Fat Bastard is my favorite fictional Scottish Character

18 Mar

“Get in mah belly!!!” I’m quite good at reciting this line from my all-time favorite movie series EVER, Austin Powers. I think Mike Meyers is a comedic genius and that trilogy has been making me laugh for as long as I can remember. My brother and I used to entertain the family with lines from the movies while we sat around a campfire roasting marshmallows. Good times. And while I can very succinctly replicate Fat Bastard’s accent, I am a big failure when it comes to copying my fiancé’s Scottish accent. I always seem to sound British cockney or Australian, Irish, or just plain mentally ill. However, my interpretation of his accent is always good for a laugh and last night while drinking beers with our friends who were in town from Minnesota, we came up with the moronic brilliant idea that at our wedding, the Scottish should thank everyone in an American accent, and I should thank everyone in a Scottish accent. That way our toasts will surely be memorable.

It got me thinking less about my venue stress and more about how I want to incorporate as much Scottish tradition into the wedding as possible. Thanks to Best Friend, I found a website called “Scottish Wedding Dream,” and finally have found some time to explore it and since I was exploring I thought I would share my findings with you, my readers. Below you’ll find a few gems that I figured were worth sharing in a segment called Traditions Part One.

All quotes are taken from here: I hope you like Tartans.

Traditions Part One
Handfasting. I love being engaged and I love that I get almost a year to prepare for marriage and to enjoy my final days of being legally single before I commit to the love of my life. Back in the medieval times in Scotland, they had a similar engagement period known as handfasting. It’s essential marks the start of a “trial-run” of the marriage and the bride and groom’s hands are tied together with a cord or cloth of tartan pledging themselves to each other. One year and one day later they decide to either stay together and have a wedding or to separate. And being very egalitarian about it, either party could decide not to go through with it. My favorite reason behind handfasting is this:
“There were practical reasons for this arrangement. Children were needed to work in the father’s trade. During this year, the bride’s fertility, or lack thereof, could be determined.” So basically it’s like the modern-day couple living together before getting married, but without birth control since the goal is procreation. OH how times have changed.

Surnames. The whole idea of taking the man’s last name is such a personal thing that I don’t think any woman should feel bad no matter what she chooses. Some feminists consider changing your name to be a step back for women everywhere, whereas some conservative brides consider it a disrespectful act to keep your maiden name. I don’t care what anyone else does, but I have decided to change my name. To me, it’s a symbolic act that outwardly shows the joining of my life with the Scottish. Plus, my mom took my dad’s name, and it makes me feel good to follow that tradition. Why should me taking my future husband’s name have anything to do with my views on gender equality? I still am who I am regardless of my last name, and I plan to become famous either way. 🙂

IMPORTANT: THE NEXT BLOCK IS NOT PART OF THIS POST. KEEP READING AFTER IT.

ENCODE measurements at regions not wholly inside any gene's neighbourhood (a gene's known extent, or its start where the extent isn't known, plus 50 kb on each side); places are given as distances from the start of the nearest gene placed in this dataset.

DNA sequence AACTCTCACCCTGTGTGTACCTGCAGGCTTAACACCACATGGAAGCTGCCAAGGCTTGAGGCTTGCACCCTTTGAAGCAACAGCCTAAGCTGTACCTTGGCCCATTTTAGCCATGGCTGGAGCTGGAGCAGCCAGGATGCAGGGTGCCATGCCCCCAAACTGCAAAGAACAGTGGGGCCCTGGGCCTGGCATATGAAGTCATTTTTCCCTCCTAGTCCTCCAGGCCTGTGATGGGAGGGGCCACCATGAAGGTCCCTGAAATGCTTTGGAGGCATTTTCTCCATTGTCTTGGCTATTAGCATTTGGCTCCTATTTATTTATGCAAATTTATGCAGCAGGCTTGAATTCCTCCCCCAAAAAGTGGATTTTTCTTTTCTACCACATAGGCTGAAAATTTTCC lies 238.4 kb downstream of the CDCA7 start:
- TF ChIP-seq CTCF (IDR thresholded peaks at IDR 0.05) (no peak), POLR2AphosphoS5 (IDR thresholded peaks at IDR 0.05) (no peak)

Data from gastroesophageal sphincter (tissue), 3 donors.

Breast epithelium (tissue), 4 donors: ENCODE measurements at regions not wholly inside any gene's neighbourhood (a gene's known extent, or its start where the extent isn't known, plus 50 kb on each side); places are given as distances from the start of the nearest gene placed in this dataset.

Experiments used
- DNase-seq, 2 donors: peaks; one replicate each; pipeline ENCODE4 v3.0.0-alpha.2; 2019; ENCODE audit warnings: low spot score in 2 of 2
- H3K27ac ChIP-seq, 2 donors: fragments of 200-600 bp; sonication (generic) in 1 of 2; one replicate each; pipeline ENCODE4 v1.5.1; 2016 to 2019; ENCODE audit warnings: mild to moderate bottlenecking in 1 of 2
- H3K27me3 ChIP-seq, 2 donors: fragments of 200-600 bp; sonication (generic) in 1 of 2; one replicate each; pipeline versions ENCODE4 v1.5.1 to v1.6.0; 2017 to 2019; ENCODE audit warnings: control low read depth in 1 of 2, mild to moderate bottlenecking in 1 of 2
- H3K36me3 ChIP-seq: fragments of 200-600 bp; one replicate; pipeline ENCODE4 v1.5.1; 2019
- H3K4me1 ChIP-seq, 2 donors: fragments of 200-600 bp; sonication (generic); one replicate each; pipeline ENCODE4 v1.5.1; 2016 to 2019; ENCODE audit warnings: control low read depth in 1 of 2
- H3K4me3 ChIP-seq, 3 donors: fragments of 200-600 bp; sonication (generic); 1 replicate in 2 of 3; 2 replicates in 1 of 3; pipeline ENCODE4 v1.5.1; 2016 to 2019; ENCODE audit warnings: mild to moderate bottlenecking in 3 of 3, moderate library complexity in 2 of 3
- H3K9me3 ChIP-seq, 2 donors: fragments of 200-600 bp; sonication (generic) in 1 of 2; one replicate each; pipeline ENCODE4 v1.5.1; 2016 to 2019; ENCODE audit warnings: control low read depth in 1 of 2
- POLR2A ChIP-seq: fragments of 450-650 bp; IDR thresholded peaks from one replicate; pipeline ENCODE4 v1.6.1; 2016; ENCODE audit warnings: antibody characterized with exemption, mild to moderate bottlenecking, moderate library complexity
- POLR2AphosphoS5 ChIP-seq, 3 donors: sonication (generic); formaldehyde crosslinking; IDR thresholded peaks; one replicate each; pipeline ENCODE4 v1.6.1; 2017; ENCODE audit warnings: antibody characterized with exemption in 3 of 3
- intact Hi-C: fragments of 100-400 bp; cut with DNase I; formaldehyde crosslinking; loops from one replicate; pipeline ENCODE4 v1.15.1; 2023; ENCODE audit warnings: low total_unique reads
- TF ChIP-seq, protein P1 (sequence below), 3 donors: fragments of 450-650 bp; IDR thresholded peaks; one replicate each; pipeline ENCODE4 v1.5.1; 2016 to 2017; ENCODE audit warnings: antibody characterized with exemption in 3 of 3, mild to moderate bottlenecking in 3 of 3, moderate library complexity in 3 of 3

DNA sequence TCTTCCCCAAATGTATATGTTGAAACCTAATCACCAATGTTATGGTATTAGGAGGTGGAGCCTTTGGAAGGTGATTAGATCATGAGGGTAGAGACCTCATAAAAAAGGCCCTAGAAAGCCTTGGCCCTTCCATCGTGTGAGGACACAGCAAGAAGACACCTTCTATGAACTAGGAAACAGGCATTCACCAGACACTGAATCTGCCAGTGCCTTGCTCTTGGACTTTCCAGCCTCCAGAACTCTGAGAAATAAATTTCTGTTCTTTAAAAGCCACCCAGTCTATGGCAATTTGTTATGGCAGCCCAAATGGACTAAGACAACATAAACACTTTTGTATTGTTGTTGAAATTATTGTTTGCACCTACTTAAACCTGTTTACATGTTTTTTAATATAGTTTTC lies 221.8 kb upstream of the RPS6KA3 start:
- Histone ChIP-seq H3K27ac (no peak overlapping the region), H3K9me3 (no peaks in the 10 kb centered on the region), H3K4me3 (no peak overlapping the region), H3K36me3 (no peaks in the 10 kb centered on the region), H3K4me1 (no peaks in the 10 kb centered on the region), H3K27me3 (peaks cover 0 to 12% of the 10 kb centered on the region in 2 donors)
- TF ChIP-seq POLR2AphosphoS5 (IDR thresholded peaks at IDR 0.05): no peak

On a peculiar and interesting note, Scottish tradition states that it’s bad luck if couples share the same first letter of their last names. It is eloquently explained in this rhyme:
“To change the name
and not the letter
Is to change for the worst
and not the better.”

Umm, yea, doubtful… BUT I am going from an “L” to a “C” just to stay on the good side of my Scottish luck. 🙂

Stag and Hen Parties. Translation: Bachelor and Bachelorette Parties!! WHOO-HOOO!! Since I’ve known the Scottish he has always referred to his big event as a “Stag Do,” and it makes me feel inspired to call my upcoming girl fest a “Hen Do.” Why the heck not?? Apparently, embarrassing the groom goes back a looong time because tradition states that the groom had to carry a basket of stones on his back while walking through town (called Creelin’), unless his bride were to give him a kiss, then he could stop. What fun that sounds like… I suppose it’s not much different from the “Let’s get the groom so completely trashed and make him do stupid stuff” that happens these days. Pretty sure my Scottish would prefer to get drunk before being embarrassed.

They say the Hen Party started because people used to bring gifts for the bride-to-be’s upcoming wedding feast (sort of like a Bridal Shower?), and often times these gifts included hens. Then a few days before the wedding everyone helped pluck the hens and prepared them to be eaten. While I love the idea of having a “Hen Do,” I’m gonna go ahead and say right now that I prefer lingerie and kitchenware to poultry.

That’s it for now, but there are so many more traditions to discover. One tradition told to me by FMIL is to add a bit of white heather to your bouquet for good luck. I think that’s my favorite one so far!!

Is anyone else incorporating their heritage into their wedding planning? Or has anyone seen a cool wedding tradition in action? If so, what are they?

Quote: “The judicious bride saved these special feathers to stuff future pillows and comforters for her home.” Scottish Wedding Dreams Website

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